Sharps containers, notification of accessibility issues are positive steps toward inclusivity


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The University of Iowa is becoming more conscientious of students’ diverse needs.

Two measures that have gained notice in recent weeks are making campus friendlier to people with health conditions. The UI is installing sharps-disposal containers in the restrooms of each campus building in July. And, recently, UI Facilities Management officials created a listserv to notify people of temporary barriers to accessibility.

While these changes may seem minor, they represent a greater, praiseworthy integration of people with disabilities into the community.

The listserv of barriers to accessibility covers everything from construction work to closed sidewalks to sidelined elevators, all of which can prove problematic for people with mobility or visual disabilities. For people who use wheelchairs or other mobility-assistive technology, path obstruction and the roughness of construction can render routes impassable; whole communities on the Internet exist to document examples of “accessibility failure.” Providing people with advance warning allows them to plot alternate routes, saving both time and energy — the latter is particularly concerning for people with fatigue or pain symptoms on top of mobility disabilities.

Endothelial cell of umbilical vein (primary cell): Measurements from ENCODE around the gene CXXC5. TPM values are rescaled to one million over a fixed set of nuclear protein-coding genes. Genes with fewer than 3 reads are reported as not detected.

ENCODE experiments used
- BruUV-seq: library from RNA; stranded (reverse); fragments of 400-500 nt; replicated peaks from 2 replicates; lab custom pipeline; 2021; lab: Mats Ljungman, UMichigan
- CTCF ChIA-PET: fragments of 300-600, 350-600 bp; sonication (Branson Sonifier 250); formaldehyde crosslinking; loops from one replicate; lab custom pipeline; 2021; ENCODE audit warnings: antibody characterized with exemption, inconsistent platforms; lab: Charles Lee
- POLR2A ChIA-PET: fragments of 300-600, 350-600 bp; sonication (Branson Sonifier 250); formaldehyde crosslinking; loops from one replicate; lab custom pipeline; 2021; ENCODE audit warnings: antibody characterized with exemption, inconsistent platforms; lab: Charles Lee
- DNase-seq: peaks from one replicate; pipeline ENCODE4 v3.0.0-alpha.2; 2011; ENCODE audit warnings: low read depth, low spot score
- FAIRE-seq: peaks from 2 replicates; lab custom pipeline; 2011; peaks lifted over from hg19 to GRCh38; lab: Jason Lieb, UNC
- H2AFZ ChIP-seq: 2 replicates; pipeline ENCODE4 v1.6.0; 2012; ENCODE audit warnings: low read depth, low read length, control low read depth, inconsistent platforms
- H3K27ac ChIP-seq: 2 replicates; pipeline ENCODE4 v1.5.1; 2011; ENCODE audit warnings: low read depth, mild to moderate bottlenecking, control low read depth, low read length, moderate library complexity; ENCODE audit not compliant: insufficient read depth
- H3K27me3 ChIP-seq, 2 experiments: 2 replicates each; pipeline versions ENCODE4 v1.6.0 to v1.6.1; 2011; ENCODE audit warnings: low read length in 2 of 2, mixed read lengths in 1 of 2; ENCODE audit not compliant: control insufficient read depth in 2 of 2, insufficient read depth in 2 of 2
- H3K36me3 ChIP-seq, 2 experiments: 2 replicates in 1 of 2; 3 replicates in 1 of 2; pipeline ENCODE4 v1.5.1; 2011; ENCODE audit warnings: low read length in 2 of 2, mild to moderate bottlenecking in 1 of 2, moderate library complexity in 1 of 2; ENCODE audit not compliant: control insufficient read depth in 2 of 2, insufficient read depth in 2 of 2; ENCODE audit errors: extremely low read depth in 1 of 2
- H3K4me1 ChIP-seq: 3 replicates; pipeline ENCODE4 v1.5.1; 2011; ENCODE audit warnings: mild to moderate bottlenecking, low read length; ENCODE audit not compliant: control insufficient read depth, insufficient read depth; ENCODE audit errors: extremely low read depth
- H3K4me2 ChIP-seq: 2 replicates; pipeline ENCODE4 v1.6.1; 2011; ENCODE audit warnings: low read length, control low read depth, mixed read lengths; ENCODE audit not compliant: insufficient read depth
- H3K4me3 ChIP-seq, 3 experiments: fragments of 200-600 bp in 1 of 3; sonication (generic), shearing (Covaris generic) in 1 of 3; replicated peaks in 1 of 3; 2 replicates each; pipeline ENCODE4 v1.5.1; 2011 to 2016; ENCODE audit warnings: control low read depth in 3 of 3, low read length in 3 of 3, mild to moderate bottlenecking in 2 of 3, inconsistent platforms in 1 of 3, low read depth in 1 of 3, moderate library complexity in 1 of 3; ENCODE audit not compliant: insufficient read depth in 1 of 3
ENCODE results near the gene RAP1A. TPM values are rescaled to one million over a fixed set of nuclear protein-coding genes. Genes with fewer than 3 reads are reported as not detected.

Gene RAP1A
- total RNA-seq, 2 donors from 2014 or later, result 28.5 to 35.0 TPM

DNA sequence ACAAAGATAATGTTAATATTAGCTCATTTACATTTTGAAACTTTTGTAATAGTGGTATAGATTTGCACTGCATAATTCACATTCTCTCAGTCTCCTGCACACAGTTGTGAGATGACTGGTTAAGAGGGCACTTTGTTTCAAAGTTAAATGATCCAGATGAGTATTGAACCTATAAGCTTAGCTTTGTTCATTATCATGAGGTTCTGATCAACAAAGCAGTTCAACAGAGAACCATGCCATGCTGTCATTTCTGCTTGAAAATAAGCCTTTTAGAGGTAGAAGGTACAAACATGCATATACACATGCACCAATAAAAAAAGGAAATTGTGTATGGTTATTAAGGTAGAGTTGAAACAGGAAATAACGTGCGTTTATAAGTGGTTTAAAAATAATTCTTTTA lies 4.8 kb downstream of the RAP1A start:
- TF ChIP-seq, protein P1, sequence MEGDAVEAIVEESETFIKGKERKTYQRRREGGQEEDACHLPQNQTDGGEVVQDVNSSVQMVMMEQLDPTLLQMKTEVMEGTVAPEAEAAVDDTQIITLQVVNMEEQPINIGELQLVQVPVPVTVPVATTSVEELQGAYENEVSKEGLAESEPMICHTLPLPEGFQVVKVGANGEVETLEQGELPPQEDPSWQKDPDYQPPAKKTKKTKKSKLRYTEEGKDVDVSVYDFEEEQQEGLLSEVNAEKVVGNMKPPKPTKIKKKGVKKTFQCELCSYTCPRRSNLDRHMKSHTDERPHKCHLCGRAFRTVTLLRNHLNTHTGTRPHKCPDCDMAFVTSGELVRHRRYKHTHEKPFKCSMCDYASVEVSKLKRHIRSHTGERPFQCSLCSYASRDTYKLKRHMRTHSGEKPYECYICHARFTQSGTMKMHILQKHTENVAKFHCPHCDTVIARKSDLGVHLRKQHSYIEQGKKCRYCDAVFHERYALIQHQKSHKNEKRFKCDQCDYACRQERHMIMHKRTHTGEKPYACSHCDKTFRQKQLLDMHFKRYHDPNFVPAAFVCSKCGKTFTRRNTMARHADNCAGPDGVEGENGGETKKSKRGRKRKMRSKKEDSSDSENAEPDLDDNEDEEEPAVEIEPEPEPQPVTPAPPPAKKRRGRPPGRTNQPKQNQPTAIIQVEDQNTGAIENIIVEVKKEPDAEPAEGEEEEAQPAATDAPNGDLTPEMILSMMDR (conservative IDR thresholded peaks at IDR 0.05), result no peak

The UI is not alone among public universities in offering real-time notification of obstruction or closings. Cathy Trueba, the University of Wisconsin-Madison assistant dean for Student Services and the McBurney Disability Resource Center director, told the DI Editorial Board Wednesday that Madison has had a similar system for the five years she’s held her position.

“Accessibility is being built into the fabric of campus life,” she said. “That’s a subtle reminder that the community is very diverse.”

The coming sharps containers are another accommodation for students who need injection medication for health conditions. Diabetics or those on steroid medications don’t always have a sharps container on hand, and carrying around used needles for a whole day — or tossing them into an unsuitable receptacle — represents a not inconsequential hazard. The DI reported Wednesday that campus officials have heard stories of unprotected needles in trash bags, which is a safety threat to campus workers. The sharps containers are a quiet nod to people’s needs.

This initiative was spearheaded by students involved with Student Disability Services, who suggested it in February, and they will see the fruits of their labors in July, five months later. The sharps containers will cost the school $9,000 — small change compared with the UI’s total budget. (The construction and disruption notification system will not cost any significant amount of money, either.)

Universities across the country are looking into accessibility on campus, and for good reason. Qualified students come to college with many different physical needs; as schools come up with ways of accommodating all of these at once, the differences are no longer disabling.

“Door openers don’t stand out anymore as being about disabilities,” Trueba said. In most people’s minds, “they’re about access.” Which is how it should be: equivalent access, regardless of disability, to important public spaces.

The UI’s latest initiatives are a welcome step toward this ideal.

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